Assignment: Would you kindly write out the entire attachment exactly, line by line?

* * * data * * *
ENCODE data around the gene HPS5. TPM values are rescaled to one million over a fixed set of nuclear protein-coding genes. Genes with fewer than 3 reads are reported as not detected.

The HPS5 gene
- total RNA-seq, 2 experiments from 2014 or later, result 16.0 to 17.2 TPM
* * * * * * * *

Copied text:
ENCODE data around the gene HPS5. TPM values are rescaled to one million over a fixed set of nuclear protein-coding genes. Genes with fewer than 3 reads are reported as not detected.

The HPS5 gene
- total RNA-seq, 2 experiments from 2014 or later, result 16.0 to 17.2 TPM